Years from now, when the COVID-19 pandemic is long-forgotten, the Niagara-on-the-Lake Museum wants to ensure area residents will be able view artifacts that help them understand this unprecedented time in history.
The museum, which last year encouraged people to keep journals about their pandemic experiences, now wants to collect items related to COVID-19, to better document the lives of NOTL residents and organizations throughout the pandemic.
“It’s such a monumental occasion in all of our lives right now. We really want to be able to tell in the future what happened with the COVID-19 pandemic,” said Shawna Butts, assistant curator and educational programmer at the museum.
Everyday objects as well as personal recollections are encouraged for submission.
“A lot of museums are actively collecting COVID-19 material to help museums, historians and future curators tell the history of the COVID-19 pandemic,” Butts told The Lake Report.
“No COVID-19 story is the same, everyone comes from varying circumstances. Whether you’re a single individual, or parents with children, you’re old and in a retirement home, or you’ve lost your job,” Butts said.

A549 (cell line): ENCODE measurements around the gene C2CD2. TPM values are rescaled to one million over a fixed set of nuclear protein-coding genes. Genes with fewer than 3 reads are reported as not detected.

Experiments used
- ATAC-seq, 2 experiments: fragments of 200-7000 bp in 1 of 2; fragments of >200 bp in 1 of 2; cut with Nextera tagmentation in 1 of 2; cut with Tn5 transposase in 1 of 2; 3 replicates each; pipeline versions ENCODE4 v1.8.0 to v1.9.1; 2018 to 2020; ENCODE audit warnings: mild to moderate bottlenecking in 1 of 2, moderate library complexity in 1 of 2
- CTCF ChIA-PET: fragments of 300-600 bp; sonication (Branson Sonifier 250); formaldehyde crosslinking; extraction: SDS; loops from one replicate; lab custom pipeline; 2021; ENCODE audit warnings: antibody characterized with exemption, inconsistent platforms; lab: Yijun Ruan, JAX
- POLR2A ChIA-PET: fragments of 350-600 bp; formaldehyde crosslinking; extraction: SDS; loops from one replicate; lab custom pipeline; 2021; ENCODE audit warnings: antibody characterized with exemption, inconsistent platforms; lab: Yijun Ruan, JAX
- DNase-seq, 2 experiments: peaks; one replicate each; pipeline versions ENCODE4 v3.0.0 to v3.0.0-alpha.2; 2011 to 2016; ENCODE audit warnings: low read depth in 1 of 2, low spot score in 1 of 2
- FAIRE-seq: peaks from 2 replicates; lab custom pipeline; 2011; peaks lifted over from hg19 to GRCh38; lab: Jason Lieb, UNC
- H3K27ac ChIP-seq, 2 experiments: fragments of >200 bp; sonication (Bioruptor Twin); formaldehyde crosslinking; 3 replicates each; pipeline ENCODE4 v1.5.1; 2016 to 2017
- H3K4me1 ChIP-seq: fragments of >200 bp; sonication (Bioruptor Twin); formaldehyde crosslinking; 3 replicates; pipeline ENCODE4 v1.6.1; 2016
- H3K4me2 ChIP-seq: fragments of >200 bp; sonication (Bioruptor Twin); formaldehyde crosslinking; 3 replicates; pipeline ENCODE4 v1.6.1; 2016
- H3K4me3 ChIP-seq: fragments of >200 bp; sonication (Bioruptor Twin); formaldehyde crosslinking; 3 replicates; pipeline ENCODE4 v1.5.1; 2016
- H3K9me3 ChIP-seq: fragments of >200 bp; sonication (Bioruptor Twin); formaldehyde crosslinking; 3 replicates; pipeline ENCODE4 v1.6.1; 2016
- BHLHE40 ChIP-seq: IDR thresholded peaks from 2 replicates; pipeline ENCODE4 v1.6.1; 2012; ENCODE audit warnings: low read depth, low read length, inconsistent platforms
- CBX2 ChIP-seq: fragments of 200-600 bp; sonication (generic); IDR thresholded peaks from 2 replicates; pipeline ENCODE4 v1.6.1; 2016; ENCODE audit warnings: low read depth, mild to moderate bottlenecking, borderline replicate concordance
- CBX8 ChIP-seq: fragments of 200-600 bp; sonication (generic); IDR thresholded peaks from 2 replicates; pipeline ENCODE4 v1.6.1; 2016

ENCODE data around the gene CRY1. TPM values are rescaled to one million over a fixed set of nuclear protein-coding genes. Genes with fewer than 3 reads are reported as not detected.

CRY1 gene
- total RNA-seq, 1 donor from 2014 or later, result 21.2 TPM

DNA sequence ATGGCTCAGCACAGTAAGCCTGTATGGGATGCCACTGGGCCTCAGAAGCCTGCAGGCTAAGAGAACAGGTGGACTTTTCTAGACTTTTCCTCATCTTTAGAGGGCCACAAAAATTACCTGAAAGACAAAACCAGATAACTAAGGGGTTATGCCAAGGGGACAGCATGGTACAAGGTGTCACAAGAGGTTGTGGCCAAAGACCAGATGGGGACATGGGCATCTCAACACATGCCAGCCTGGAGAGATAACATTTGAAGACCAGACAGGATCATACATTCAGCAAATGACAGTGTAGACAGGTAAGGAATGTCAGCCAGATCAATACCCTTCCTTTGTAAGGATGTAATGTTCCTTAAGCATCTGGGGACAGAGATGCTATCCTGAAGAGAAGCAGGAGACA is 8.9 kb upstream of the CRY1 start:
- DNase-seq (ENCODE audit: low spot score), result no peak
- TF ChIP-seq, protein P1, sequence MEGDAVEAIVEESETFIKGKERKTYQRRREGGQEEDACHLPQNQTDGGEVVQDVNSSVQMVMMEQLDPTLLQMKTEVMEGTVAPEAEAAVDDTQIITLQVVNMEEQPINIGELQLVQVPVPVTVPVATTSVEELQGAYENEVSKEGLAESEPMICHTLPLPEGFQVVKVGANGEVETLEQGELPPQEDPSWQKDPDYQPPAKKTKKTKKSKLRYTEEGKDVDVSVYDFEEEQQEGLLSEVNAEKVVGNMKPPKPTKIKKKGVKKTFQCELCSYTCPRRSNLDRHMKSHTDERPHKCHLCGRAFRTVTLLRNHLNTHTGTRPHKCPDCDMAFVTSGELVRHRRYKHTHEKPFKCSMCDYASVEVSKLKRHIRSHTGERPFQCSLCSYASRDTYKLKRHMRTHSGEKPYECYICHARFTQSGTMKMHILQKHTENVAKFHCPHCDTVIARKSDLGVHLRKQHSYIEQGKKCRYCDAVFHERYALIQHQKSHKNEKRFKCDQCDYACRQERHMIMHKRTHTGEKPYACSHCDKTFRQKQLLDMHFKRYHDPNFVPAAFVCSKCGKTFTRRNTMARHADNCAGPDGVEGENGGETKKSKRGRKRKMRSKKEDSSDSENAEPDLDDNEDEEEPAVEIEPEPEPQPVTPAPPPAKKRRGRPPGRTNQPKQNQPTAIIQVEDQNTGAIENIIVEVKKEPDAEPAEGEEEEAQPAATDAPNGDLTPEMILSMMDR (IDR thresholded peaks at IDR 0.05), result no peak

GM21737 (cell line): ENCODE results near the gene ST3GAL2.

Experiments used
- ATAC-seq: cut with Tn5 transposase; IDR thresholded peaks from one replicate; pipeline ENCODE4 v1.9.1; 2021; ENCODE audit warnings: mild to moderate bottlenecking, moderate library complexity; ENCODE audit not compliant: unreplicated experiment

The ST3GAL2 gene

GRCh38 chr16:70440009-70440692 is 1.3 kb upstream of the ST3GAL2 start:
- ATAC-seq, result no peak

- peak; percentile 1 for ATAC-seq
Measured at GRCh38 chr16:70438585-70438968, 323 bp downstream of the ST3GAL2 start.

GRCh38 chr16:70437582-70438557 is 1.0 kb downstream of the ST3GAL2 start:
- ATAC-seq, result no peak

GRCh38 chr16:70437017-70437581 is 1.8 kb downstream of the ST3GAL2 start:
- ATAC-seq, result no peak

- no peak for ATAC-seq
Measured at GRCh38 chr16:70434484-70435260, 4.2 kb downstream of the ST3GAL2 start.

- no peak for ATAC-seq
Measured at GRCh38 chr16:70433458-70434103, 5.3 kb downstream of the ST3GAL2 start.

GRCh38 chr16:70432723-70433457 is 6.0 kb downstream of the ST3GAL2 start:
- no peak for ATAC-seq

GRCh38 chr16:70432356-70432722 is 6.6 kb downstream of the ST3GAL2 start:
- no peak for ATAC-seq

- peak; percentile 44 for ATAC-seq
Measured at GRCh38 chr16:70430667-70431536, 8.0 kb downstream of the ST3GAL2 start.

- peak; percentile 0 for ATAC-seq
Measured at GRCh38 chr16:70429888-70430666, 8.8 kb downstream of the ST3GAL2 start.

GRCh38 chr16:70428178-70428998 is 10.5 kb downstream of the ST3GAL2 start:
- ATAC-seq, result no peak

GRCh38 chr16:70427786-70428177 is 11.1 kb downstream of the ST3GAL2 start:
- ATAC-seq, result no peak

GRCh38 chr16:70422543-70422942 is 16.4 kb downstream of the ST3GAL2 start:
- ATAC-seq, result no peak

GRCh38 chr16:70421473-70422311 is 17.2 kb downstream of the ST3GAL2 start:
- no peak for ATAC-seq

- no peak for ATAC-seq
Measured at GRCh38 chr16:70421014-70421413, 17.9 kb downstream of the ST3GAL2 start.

“A lot of these stories will help tell the different perspectives of what people in our community went through.”
The museum seeks to create a definitive narrative of what pandemic life was like for NOTL residents before it is too late.
“We found that with the Spanish flu, which happened only 100 years ago, that we don’t have a lot of those community stories because our community was shut down for a brief period,” she said.
Butts said a lot of the organizations, such as women’s groups and churches, that helped people during the Spanish flu were not able to hold regular meetings so it was difficult for them to create a record of what was going on.
Hence the museum's desire to collect any items, regardless of how mundane they may seem. In announcing its plan, the museum noted toilet paper, masks, and sourdough recipes are among the common artifacts it wants to preserve.
“It’ll help our community of the future to tell of the resilience of our community during this time,” Butts said.
“Posters thanking front-line workers, businesses saving their social distancing signs, their closed signs or their occupancy signs” would all be welcome, she added.
On top of physical items, the museum is also looking to collect personal recollections of residents' experiences throughout the pandemic. These can be submitted in written or video form.
Butts said the museum is not planning on sharing anything soon, so people who are worried about privacy can rest assured.
“We’re hoping that, by making this push now, that people will remember that this is an initiative that we are working towards.”
“It’s part of history. It’s what every person, business or community member has experienced,” Butts said.